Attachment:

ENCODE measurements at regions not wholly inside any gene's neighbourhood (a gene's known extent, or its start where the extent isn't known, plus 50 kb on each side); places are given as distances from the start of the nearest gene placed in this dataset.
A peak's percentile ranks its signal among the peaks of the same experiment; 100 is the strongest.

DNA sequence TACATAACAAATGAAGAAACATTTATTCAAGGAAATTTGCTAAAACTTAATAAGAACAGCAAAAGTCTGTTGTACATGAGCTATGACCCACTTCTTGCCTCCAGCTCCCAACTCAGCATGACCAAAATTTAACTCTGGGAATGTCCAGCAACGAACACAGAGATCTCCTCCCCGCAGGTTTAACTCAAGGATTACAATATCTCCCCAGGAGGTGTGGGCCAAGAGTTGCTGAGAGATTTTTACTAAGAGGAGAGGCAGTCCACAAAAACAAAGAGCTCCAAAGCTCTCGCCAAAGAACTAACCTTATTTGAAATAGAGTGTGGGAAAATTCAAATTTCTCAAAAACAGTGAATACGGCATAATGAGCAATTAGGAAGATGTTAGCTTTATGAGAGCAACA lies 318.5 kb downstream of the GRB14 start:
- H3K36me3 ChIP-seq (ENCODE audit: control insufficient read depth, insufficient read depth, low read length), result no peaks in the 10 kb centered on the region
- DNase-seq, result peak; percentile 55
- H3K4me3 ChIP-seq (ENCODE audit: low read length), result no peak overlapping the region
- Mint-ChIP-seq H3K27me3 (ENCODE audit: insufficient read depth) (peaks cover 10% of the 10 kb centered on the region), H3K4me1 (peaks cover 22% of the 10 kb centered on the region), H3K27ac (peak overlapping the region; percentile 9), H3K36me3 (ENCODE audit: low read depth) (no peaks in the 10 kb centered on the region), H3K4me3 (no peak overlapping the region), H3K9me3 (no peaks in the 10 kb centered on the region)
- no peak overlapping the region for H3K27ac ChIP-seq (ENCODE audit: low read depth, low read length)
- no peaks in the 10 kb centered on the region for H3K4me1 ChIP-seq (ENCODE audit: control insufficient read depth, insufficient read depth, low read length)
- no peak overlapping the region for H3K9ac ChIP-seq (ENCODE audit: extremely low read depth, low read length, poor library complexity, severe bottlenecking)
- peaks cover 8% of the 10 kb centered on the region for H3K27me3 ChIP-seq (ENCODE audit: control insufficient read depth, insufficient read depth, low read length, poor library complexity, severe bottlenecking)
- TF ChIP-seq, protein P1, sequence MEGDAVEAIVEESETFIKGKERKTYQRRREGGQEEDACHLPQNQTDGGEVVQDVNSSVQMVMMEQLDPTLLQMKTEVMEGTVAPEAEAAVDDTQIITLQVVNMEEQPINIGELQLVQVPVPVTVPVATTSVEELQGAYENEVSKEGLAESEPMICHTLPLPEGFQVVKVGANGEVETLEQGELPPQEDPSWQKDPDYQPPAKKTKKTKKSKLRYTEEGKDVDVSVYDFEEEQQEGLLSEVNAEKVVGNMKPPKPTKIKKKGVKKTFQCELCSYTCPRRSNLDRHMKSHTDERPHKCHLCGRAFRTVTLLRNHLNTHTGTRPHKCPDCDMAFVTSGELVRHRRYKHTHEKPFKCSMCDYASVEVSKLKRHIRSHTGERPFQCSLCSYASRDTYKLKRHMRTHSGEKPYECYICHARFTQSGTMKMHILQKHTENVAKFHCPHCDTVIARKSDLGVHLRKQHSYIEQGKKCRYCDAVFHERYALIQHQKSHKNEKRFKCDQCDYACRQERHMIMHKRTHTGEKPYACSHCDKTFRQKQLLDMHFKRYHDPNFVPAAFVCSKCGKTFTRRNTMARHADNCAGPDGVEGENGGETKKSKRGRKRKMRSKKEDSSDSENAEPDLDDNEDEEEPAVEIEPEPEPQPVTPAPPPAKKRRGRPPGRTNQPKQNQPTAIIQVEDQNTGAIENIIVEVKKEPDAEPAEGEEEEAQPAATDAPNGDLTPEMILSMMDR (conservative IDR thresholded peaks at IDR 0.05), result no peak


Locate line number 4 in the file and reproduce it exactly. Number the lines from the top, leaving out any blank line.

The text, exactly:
- H3K36me3 ChIP-seq (ENCODE audit: control insufficient read depth, insufficient read depth, low read length), result no peaks in the 10 kb centered on the region